Have you ever noticed how kids always read cereal boxes? Unless there is a TV on, the cereal box is often the most interesting thing at the breakfast table. That’s why cereal boxes are covered with comics, jokes and ads for things related to the cereal–companies know that kids read the boxes.
The most important information on the cereal box, though, is written in black and white small print–nothing that will catch a child’s eye. The black and white nutrition facts tell us what is in the food and what it provides for our bodies (nutrients, calories, fat, sugar, etc.).
Because they are so good at reading the front of boxes, your children might try to get you to buy a particular cereal by telling you that it is “part of a healthy diet” or “low in sugar” or a “good source of fiber.” These terms are defined by the FDA and can be confusing. A low fat food has 3 grams of fat or less per serving and a food that is a “good source of fiber” contains 10 to 19% of the Daily Value for fiber (2.5-4.75 g) per serving. However, low fat foods are often much higher in sugar than similar foods that are not low fat, and foods that are lower in sugar or higher in fiber are also likely to be higher in fat.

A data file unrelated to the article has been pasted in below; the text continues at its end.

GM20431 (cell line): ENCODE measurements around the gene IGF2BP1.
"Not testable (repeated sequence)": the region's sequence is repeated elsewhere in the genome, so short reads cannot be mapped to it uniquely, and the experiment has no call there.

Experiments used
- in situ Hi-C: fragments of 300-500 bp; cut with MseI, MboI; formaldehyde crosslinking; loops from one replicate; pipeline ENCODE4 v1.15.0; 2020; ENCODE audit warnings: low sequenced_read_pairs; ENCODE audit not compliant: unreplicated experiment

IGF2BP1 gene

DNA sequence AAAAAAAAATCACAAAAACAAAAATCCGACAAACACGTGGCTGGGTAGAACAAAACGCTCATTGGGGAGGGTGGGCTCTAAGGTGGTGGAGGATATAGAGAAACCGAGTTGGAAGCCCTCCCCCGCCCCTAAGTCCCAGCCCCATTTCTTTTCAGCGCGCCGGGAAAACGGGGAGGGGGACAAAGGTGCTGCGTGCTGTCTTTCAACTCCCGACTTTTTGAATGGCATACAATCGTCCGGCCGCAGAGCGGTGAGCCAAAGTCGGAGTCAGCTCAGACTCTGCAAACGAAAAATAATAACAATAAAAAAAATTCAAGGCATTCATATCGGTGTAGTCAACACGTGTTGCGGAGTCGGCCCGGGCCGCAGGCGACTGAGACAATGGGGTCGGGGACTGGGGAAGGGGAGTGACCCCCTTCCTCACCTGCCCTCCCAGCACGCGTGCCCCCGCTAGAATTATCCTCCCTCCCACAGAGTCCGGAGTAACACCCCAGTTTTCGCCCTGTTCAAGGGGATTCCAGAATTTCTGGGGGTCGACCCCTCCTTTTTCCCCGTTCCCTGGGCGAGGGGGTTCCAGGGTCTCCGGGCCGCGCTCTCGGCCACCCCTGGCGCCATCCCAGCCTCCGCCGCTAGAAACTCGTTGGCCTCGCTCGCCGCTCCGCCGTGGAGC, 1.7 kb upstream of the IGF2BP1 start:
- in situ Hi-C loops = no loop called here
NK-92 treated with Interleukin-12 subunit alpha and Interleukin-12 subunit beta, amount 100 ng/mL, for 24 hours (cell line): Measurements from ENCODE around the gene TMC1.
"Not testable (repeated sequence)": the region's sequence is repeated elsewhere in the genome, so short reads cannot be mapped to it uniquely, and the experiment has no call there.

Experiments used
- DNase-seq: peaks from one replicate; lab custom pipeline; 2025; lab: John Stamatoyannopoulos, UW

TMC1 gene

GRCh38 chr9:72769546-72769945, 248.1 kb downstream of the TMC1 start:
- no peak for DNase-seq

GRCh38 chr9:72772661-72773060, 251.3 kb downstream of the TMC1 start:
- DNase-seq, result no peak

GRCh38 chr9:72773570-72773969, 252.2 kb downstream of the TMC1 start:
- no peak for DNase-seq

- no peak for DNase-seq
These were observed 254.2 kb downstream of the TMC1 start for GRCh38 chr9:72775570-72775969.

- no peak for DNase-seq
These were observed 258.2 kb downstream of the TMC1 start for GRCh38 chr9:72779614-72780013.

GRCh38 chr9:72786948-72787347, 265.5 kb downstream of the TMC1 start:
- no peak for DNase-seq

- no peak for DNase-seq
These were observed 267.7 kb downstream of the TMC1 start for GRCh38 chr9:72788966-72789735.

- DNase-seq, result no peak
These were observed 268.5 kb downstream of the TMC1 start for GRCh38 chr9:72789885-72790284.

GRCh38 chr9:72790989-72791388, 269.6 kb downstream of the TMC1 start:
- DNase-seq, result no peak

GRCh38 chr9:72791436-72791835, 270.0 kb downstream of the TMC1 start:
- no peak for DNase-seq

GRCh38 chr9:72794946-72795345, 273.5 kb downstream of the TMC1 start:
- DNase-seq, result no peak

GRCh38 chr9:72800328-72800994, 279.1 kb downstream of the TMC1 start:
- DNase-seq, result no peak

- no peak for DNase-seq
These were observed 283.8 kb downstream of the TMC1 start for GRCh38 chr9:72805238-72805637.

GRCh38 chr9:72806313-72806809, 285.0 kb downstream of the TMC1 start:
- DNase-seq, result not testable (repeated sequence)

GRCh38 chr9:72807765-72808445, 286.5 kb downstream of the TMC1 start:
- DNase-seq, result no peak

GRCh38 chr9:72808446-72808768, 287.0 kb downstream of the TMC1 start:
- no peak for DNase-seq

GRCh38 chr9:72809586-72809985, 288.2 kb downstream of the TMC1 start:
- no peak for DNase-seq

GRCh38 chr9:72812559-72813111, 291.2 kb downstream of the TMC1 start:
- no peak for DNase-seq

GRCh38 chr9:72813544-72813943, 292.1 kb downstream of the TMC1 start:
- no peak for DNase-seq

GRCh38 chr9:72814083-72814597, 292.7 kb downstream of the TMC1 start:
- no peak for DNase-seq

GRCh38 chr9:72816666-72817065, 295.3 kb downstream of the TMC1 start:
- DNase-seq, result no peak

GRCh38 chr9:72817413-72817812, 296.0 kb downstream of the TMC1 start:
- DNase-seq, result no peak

Education can begin at home. Teaching a child to understand what is in food and what it does to and for their bodies gives them a tool for making healthy choices throughout their lives. Since the small print on labels is not nearly as fascinating as the puzzels on the back of the box, we need to get creative. Here are some tips to get you started.
Does your child like a challenge?
• Challenge him to correctly pronounce 3 of the listed ingredients or to correctly spell the ingredients when you read them out loud.
Is your child fascinated by math?
• See how quickly she can figure out how many servings of the food will result in 100% Daily Value of a particular nutrient or what percentage of a 2000 calorie diet a serving of the food equals. (2000 calories is the number used for % Daily Values).
Does your child like logic and making choices?
• Ask him questions comparing two or three products such as:
• Which food has more ingredients?
• Which food would be better if you need to build strong bones?
• Which food would be better if you want to eat only healthy fats?
To help children make healthy choices, we need to teach them to ask, “What’s in it for me?” and teach them how to find the answers. Useful information to help us understand healthy eating behaviors is available on some great websites such as www.nutrition.gov, www.cdc.gov/nutrition, and www.choosemyplate.gov
Image Credit: mauimama